The practice of institutional critique through collaborations with artists was still a relatively new concept when Prop Master opened nearly ten years ago, and scholarship examining museums within the framework of social equality was still burgeoning. However, since that time, discussions about museums, equality, and social justice have fully entered the mainstream consciousness of the museum profession.
Although the Prop Master exhibition was a temporary experience for Gibbes visitors, the critiques expressed through the exhibition continued to reverberate within the institution. The Gibbes closed to the public in 2014 for an extensive two-year building renovation. The project provided a pause in operations that allowed museum staff and stakeholders to redefine the Gibbes and its role in the community. How the institution might reckon with its deep roots in history and at the same time build a vibrant and inclusive future was at the heart of many planning discussions, from the reinstallation of the permanent collection to the reopening exhibitions. This reconsideration of the Gibbes’ role was further influenced by the horrific, racially motivated shooting that occurred at the Mother Emanuel African Methodist Episcopal Church on June 17, 2015, an event that devastated the city and at the same time radically altered the social consciousness of its people. The event awakened a call for social justice that permeated the community’s institutions, including the Gibbes.
The often-exclusive narratives of Charleston’s visual history exposed through the Landscape of Slavery and Prop Master exhibitions were magnified by the horror of the mass shooting in one of Charleston’s most historic African American churches. As a result, the healing power of art redefined the Gibbes’ purpose. The museum’s reinstallation of the permanent collection more directly explores the context in which race and power have shaped society and the arts in Charleston particularly. Recognizing the role that the transatlantic slave trade played in Charleston’s history and thus in the material culture preserved and displayed in the museum is now a primary theme in the Gibbes’ renewed narratives--woven in through objects where possible and integrated in text throughout the museum. For instance, a case of fine silver, flanked by nineteenth century portraits is accompanied by the personal diary of a plantation enslaver. In addition to copious notes on daily weather patterns, the diary contains numerous illustrations of enslaved people working the Lowcountry lands and waterways, including one of an overseer brandishing a whip over enslaved laborers hauling rice. Incorporating such imagery is a small step towards illuminating the history of slavery. Additionally, the Gibbes is working to acquire objects for its permanent collection that better highlight the art and craftsmanship contributed to the American art pantheon by Africans and African Americans before the Civil War. Artworks on temporary loan such as a David Drake pot, and sweetgrass baskets help to demonstrate these significant contributions but more objects that can be permanently displayed are needed to fill these gaps in the collective narrative. Themes of race and power were also tackled in the reopening special exhibition. The Things We Carry: Contemporary Art in the South brought together the work of living artists that addresses the troubled history of the American South. The exhibition opened prior to the first anniversary of the tragedy at Emanuel AME Church and the museum offered space for contemplation and dialogue.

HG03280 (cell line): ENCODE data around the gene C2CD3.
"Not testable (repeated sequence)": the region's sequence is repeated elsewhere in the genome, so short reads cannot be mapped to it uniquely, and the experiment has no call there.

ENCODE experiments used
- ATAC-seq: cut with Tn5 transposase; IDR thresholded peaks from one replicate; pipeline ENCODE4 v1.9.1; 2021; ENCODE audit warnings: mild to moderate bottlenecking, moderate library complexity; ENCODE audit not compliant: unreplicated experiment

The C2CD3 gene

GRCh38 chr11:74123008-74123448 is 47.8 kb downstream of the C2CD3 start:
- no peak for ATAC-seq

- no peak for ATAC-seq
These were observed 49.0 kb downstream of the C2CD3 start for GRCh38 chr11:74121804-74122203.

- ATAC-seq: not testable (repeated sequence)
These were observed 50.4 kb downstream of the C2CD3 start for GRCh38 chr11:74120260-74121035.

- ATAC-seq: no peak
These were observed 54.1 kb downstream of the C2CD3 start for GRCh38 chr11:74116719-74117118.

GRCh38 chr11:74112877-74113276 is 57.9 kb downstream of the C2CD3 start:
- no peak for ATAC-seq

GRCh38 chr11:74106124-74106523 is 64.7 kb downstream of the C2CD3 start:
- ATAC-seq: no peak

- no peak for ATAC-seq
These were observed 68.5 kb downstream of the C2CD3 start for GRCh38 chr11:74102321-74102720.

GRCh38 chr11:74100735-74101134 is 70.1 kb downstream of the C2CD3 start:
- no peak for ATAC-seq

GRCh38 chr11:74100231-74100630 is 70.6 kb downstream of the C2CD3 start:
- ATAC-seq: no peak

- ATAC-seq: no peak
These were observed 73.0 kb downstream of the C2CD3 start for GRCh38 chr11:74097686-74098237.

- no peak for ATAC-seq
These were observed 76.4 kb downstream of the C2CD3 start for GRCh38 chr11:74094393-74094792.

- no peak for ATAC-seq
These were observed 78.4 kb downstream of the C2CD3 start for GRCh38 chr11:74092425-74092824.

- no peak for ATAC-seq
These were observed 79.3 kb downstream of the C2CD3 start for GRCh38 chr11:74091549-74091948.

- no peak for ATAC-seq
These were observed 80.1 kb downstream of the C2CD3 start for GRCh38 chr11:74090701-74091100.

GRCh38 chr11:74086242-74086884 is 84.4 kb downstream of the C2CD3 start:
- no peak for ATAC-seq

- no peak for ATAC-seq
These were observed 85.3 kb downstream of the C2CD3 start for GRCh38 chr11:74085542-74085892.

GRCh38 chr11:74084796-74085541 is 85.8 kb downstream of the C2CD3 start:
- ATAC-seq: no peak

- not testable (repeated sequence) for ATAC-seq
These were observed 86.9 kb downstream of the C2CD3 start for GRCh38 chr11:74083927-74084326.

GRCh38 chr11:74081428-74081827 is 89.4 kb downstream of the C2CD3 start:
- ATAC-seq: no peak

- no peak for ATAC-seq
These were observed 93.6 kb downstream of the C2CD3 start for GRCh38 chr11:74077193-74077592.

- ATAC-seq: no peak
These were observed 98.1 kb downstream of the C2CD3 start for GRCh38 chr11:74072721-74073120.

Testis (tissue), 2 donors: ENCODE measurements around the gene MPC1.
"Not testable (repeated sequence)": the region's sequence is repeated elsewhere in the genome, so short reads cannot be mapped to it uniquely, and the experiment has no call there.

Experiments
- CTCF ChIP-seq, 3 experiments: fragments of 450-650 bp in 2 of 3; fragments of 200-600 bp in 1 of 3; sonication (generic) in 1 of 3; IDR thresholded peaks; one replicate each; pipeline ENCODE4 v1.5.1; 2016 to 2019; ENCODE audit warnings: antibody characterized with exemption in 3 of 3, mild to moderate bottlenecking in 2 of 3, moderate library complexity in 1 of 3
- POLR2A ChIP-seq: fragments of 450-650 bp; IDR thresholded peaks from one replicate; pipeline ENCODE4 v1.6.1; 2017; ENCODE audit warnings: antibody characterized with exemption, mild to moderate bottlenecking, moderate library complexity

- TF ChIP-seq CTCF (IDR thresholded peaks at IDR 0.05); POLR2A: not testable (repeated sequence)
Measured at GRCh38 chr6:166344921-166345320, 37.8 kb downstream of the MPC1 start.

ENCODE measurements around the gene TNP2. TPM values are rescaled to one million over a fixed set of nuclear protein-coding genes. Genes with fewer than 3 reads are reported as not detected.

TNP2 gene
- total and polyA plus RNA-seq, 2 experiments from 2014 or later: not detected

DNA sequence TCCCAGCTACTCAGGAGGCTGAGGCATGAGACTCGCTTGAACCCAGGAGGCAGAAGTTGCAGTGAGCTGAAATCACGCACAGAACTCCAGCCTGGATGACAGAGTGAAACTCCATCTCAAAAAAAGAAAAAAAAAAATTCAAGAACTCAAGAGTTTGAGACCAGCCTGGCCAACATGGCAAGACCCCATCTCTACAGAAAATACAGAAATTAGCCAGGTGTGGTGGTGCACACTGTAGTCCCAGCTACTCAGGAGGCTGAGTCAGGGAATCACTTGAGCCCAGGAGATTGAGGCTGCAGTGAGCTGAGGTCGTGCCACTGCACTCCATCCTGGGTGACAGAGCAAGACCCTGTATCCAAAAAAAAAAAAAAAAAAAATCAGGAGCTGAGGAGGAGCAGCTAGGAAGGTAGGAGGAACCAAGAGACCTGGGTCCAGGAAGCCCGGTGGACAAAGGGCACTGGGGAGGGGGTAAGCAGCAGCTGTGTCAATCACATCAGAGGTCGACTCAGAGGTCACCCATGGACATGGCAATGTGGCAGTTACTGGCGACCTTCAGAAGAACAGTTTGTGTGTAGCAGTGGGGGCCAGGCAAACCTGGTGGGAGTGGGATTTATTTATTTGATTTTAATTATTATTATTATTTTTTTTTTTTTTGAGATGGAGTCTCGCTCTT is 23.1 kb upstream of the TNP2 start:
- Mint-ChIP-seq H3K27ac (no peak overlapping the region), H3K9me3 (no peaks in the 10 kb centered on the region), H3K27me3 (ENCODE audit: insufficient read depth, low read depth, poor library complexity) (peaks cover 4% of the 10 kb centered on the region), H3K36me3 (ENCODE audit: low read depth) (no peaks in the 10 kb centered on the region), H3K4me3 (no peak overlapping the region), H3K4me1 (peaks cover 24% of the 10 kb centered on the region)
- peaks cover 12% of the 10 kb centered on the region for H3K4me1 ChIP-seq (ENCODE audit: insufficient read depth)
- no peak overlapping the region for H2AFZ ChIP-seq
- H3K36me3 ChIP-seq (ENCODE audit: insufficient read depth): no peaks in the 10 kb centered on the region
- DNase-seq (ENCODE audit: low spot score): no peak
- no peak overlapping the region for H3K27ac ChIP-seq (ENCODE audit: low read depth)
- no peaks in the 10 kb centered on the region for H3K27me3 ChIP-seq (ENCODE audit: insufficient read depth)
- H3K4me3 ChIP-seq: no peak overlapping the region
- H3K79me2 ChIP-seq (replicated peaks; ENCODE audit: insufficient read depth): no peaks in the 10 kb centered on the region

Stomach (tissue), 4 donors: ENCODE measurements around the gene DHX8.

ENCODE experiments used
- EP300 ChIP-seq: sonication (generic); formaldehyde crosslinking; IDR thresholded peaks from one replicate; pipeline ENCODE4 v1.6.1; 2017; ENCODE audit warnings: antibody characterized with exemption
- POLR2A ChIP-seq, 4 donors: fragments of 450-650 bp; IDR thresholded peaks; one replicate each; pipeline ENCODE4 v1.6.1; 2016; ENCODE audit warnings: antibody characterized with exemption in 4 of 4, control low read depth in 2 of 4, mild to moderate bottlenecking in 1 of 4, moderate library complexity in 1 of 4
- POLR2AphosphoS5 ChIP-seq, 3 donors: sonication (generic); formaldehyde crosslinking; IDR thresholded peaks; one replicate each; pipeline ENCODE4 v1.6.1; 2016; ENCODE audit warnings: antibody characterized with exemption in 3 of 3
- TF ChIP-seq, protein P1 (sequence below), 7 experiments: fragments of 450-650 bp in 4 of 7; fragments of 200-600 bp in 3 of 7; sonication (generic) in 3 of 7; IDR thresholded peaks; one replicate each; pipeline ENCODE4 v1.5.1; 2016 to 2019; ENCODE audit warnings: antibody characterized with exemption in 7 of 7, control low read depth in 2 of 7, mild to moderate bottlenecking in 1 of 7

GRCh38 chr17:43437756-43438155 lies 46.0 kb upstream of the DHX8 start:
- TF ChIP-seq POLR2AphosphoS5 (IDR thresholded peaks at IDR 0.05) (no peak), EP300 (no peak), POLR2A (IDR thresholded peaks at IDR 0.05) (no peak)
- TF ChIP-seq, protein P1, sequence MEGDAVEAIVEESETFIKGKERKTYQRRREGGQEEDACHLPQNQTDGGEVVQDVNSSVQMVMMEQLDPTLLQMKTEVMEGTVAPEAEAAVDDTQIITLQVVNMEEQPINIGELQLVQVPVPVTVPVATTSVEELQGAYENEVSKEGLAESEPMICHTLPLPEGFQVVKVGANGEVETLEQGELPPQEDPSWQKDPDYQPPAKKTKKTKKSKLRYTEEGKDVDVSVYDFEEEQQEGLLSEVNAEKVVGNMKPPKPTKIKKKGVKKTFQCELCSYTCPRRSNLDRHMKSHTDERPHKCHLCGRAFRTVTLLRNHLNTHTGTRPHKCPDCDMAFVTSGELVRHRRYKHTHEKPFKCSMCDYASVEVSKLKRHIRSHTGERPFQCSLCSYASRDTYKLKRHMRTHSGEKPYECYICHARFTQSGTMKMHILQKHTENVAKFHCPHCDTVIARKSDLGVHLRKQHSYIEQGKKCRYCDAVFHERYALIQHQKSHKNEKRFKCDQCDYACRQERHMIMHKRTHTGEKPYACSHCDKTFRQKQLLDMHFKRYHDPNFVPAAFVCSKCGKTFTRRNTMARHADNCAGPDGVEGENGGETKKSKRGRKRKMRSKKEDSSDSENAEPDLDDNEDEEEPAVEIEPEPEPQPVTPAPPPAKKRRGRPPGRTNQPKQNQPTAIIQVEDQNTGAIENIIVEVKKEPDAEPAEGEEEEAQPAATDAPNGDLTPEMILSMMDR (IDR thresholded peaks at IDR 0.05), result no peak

Beyond the gallery walls, a concern for diversity and equality is expressed in the museum’s manifesto, which begins with an acknowledgement of the city’s complicated history and its central role in American slavery. This document serves as a touchstone and guiding concept in all of the museum’s endeavors and is embedded within the museum’s new ten-year strategic plan (2018-2028).
While we were home to some of America’s earliest art, collectors, artists, who made the City both muse and subject – and taken our turn as one of the nation’s richest cities – in money and culture – so were we also home to America’s original sin, slavery – and a war that divided our country…Through our complicated history, through light and shadow, we have persevered – humanity intact. Art is the reason Charleston will endure…Because when we open ourselves to art, we open ourselves to the world – to people and ideas, to beauty, craft, process and detail, to different cultures, to pain and pleasure, to questions, expression and emotion, to truth and transcendence.
Still, efforts to render equality in visual representation continue as do efforts to encourage racial diversity among members of the board of directors and staff. Since the close of the Prop Master exhibition nearly ten years ago, the museum has added 28 new works by African American artists, more than half the number of objects by African American artists acquired since the collection was founded in 1858. Since 2009, then, we have increased the number of black boxes in Prop Allocations or Accents for Gracious Living by more than fifty percent.